Alex Gordon isn’t leading off any longer (and that’s a shame)

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The Kansas City’s Star’s Bob Dutton tweeted the following this afternoon:

Royals manager Ned Yost: Moving Alex Gordon from first to third in order is likely to be long-term move. Says that’s where Gordon fits.

Yost clarifies remarks on future lineups: “Gordon will probably move down to four or five.” Says [Eric] Hosmer still projects as long-term No. 3.

Is that really the answer? Gordon has been one of the game’s best leadoff hitters the last two years, hitting .305/.383/.532 in 370 at-bats there in 2011 and .307/.379/.466 in 335 at-bats these this year.

Yost will probably argue that having Gordon hit leadoff is wasting his power, and obviously, it’s true that Gordon doesn’t get all that many RBI opportunities batting first for the Royals.

But the leadoff spot is just too important to be used on the likes of Chris Getz. Gordon sets up the rest of the lineup, and sure, it’s a pretty lousy lineup, but it’d be a whole lot lousier without him. How about this:

Royals No. 2 hitters this year: .261/.303/.386, 70 RBI in 490 AB
Royals No. 7 hitters this year: .263/.306/.390, 44 RBI in 433 AB

Those two spots in the order have been equally as productive, yet the No. 2 hitters have 40 percent more RBI per at-bat largely because they’re hitting behind Gordon. Only the Royals’ cleanup hitters (Billy Butler about half of the time) have more RBI than their No. 2 hitters and then only by three, despite the fact that the No. 2 hitters haven’t been any good at all.

Now hitting Gordon third or fourth in such a mediocre Royals lineup isn’t really going to make much of a difference. But if Hosmer, Mike Moustakas and Wil Myers come along like the team hopes they do, then the leadoff spot is exactly where I’d want Gordon going forward.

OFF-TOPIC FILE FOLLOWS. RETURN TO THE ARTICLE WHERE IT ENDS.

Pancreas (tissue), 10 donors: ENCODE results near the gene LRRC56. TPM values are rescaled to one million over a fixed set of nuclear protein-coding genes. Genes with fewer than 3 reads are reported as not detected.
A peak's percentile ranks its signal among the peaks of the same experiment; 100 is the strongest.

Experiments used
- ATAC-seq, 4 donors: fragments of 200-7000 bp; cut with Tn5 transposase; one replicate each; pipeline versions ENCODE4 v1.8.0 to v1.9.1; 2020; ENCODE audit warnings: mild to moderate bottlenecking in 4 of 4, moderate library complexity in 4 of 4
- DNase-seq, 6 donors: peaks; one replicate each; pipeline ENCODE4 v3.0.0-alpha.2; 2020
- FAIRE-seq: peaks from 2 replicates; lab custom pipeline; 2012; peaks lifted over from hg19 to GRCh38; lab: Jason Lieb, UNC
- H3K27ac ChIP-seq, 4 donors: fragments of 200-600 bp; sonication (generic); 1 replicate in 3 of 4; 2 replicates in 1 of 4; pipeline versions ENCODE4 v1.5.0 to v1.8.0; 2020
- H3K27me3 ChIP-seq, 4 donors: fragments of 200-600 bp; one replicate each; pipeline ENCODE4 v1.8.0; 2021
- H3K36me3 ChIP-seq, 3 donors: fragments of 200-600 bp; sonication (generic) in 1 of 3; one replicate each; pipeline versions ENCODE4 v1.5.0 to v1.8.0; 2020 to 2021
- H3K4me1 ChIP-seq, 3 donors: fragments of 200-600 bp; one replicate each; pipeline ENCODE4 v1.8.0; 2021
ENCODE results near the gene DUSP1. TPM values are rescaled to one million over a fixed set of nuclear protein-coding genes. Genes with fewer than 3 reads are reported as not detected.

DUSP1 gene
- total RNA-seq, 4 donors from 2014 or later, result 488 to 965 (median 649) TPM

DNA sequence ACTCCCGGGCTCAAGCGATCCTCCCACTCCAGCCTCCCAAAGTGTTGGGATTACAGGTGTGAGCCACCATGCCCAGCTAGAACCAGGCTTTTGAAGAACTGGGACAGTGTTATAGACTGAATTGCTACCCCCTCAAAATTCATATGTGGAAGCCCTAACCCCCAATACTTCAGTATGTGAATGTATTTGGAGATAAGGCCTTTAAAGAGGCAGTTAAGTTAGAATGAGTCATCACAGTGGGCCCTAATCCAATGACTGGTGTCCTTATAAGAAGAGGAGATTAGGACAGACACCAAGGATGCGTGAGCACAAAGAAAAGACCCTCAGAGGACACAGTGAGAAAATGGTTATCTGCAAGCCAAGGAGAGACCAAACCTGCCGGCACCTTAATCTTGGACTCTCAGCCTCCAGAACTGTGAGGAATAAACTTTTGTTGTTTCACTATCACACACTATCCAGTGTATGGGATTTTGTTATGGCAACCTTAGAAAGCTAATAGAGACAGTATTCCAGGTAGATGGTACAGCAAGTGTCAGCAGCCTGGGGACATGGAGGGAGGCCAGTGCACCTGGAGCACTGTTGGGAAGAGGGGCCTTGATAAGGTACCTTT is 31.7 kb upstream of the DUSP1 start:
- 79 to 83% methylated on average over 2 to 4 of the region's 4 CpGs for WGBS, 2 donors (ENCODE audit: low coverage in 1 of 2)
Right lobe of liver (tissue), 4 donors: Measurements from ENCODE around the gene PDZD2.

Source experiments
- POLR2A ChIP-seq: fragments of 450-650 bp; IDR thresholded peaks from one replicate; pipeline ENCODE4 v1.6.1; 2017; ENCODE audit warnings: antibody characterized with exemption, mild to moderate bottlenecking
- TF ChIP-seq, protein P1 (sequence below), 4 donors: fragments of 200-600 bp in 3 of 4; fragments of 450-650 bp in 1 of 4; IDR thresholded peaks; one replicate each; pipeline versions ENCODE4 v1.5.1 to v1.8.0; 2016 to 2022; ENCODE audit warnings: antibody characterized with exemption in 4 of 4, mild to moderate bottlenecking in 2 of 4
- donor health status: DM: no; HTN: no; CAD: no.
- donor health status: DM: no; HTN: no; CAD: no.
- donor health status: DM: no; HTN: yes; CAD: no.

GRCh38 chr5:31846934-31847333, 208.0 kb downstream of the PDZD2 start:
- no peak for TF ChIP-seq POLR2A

21-year-old Gleyber Torres homers twice off of 44-year-old Bartolo Colon

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Yankees second baseman Gleyber Torres was born on December 13, 1996. That year, Bartolo Colon (who turns 45 years old on Thursday) was wrapping up a season he spent with Double-A Canton-Akron and Triple-A Buffalo. He would debut in the majors the following April.

In a clash of generations, the 21-year-old Torres and Colon squared off on Monday as the Yankees visited the Rangers. Torres won the battle twice, drilling a two-run home run off of Colon in the second inning and a solo shot off of Colon in the fourth. Colon wound up giving up six runs in total on eight hits (including four homers) and a walk with four strikeouts in 5 1/3 innings.

Here is video of the first homer Torres hit:

Torres is the second-youngest Yankee in club history with a multi-homer game. Mickey Mantle was 20 years and 296 days old when he went yard twice on August 11, 1952. Torres is 21 years, 159 days old. Joe DiMaggio was 21-212 when he hit two on June 24, 1936.

So much for respecting one’s elders. We’re currently seeing a youth movement in baseball. 19-year-old Juan Soto hit his first major league homer on Monday against the Padres. 20-year-olds Ronald Acuña and Mike Soroka debuted for the Braves earlier this year. Could 19-year-old Blue Jays prospect Vladimir Guerrero, Jr. join them soon?